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  • Tall Man, The | Review

    By | August 30, 2012

    Director: Pascal Laugier

    Writer: Pascal Laugier

    Starring: Jessica Biel, Jodelle Ferland, Stephen McHattie, William B. Davis, Samantha Ferris, Colleen Wheeler, Eve Harlow, Janet Wright, Ferne Downey, John Mann, Teach Grant, Garwin Sanford, Jakob Davies, Lucas Myers, Katherine Ramdeen, Prya Lily Campbell

    When the mining industry moved out of Cold Rock, the quaint Washington State town was left hanging out to die. The northwestern community was instantly crippled by skyrocketing unemployment and widespread poverty. To further exacerbate their an already harrowing situation, a series of mysterious child-abduction cases began to riddle the town, thus beginning the mysterious Grimm-esque legend of The Tall Man.

    As the sole nurse of the local medical clinic, Julia Denning (Jessica Biel) seems to be one of the few fully employed residents of Cold Rock. Julia’s husband was the town’s beloved doctor; but he died several years ago, leaving a house that is palatial compared to the rapidly decaying trailer parks of Cold Rock. Julia lives in the house with her son David (Jakob Davies) and his nanny Christine (Eve Harlow). We can only assume that Julia’s husband was an independently rich man and left plenty of money behind for Julia; as the economic devastation has not affected her other than probably having to do a lot more pro bono work at the clinic.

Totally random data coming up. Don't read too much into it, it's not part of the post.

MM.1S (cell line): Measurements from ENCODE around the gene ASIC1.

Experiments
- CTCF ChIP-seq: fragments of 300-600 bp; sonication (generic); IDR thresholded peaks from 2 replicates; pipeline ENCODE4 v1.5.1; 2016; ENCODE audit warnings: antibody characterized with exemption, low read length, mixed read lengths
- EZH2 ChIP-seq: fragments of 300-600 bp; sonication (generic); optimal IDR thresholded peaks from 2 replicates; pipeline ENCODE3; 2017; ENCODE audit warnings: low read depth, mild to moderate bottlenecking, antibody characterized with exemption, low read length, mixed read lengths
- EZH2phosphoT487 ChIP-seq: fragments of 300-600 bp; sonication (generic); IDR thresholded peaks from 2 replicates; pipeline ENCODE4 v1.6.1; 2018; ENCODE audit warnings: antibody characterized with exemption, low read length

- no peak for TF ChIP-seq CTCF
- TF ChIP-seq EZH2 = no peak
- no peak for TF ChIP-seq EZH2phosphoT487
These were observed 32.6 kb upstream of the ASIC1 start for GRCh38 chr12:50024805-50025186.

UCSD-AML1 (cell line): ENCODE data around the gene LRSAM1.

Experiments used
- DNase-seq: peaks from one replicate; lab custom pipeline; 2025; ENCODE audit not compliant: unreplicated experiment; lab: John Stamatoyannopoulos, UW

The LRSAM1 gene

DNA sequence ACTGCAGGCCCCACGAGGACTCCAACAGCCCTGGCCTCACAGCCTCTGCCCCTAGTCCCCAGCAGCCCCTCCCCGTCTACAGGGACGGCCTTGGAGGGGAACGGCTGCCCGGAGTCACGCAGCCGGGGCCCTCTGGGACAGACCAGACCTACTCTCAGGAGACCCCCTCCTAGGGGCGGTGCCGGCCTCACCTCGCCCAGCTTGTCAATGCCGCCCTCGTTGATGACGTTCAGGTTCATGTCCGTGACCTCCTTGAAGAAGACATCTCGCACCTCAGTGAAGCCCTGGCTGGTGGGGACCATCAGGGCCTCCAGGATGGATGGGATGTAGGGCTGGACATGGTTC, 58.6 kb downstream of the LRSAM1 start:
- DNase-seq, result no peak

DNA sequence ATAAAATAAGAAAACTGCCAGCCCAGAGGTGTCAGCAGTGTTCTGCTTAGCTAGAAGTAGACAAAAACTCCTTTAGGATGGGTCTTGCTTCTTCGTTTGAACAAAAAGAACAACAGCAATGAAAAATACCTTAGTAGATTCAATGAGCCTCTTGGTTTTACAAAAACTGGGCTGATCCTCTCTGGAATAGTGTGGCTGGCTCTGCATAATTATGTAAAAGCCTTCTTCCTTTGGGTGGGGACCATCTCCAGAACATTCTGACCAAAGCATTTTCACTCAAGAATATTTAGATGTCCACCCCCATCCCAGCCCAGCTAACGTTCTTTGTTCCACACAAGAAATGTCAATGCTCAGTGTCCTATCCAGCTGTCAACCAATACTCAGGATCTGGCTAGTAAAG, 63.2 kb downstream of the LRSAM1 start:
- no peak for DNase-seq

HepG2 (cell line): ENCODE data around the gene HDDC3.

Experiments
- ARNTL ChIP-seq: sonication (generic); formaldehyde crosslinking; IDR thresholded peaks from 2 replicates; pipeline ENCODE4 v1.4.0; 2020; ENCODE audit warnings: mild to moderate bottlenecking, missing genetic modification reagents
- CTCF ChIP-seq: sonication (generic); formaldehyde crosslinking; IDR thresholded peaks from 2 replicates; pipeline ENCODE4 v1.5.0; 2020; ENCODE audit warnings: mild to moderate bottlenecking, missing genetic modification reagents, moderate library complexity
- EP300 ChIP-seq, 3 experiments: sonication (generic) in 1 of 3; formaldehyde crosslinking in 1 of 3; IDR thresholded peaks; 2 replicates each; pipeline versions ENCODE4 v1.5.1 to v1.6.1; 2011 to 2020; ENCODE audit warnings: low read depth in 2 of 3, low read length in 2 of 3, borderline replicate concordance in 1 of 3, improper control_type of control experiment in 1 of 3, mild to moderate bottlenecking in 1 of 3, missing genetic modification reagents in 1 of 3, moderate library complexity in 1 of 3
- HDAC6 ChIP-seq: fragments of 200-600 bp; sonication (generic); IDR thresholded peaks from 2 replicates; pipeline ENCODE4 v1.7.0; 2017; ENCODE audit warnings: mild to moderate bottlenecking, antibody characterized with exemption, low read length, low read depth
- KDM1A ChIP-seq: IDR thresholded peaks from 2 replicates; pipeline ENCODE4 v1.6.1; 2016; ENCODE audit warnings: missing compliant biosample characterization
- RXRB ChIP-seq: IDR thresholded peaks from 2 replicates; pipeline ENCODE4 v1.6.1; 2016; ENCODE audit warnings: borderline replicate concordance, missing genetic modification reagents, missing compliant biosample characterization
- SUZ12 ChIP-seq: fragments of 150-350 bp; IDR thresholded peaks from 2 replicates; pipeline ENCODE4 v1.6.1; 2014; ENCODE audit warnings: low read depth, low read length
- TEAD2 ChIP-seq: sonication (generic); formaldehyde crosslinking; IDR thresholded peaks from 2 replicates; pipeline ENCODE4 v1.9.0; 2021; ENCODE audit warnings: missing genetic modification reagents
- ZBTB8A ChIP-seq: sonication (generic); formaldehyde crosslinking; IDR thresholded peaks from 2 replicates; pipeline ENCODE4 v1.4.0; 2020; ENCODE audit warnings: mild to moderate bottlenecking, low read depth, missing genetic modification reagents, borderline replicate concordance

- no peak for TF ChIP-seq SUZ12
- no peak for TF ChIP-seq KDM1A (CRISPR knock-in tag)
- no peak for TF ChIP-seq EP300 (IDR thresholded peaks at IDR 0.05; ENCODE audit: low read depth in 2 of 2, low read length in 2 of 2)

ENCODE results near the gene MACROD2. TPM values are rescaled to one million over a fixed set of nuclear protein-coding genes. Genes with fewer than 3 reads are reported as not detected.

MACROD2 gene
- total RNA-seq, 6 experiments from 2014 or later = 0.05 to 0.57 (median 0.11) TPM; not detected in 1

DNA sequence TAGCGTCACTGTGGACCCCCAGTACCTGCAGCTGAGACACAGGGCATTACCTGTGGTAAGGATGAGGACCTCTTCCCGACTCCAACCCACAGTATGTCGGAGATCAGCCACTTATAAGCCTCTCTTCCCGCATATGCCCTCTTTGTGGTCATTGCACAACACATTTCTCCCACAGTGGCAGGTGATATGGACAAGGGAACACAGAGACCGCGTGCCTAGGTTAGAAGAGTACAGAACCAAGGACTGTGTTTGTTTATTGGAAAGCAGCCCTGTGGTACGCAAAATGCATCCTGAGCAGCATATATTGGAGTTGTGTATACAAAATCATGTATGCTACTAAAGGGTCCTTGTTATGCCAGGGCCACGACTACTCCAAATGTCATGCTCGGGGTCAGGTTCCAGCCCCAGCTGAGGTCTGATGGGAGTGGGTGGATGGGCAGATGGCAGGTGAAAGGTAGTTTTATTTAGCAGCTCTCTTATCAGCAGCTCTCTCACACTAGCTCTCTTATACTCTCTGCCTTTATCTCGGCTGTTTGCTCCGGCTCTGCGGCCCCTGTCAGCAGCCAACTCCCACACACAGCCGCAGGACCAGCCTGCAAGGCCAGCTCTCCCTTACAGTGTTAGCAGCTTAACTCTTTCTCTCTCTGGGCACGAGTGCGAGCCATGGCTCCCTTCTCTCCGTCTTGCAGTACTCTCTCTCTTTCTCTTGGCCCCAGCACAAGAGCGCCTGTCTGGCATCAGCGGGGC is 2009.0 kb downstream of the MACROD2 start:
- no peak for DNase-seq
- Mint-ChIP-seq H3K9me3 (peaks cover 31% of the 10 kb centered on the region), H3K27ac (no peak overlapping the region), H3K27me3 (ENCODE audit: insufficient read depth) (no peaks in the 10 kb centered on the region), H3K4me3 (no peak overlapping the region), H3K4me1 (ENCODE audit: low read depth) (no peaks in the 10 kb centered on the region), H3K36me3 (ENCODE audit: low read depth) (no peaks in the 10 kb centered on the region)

On one fateful night, David is kidnapped by a shrouded character and Julia fearlessly chases after the mysterious captor. This is when writer-director Pascal Laugier begins to pummel the audience with a series of strange and unexpected plot twists; each one seems incredibly illogical at first, but most of them begin to make more sense as the narrative progresses. This is also when The Tall Man takes a dramatic turn from being a frightless pseudo-horror flick into a relatively unique socio-economic thriller.

    On paper, I bet The Tall Man sounds pretty amazing, but Laugier’s film leaves me questioning its cinematic integrity and execution more often than not. For every time I thought “Wow, that was brilliantly unexpected!” there were five times that I thought “That was incredibly stupid!” or “This is so freaking boring!” But, boy, once you wrap your head around the message that Laugier is conveying to his audience… Holy crap! The Tall Man has such an intriguing premise, and some masterfully orchestrated plot twists; I just wish Laugier spent more time fleshing out the rest of the film.

    Rating: 5/10

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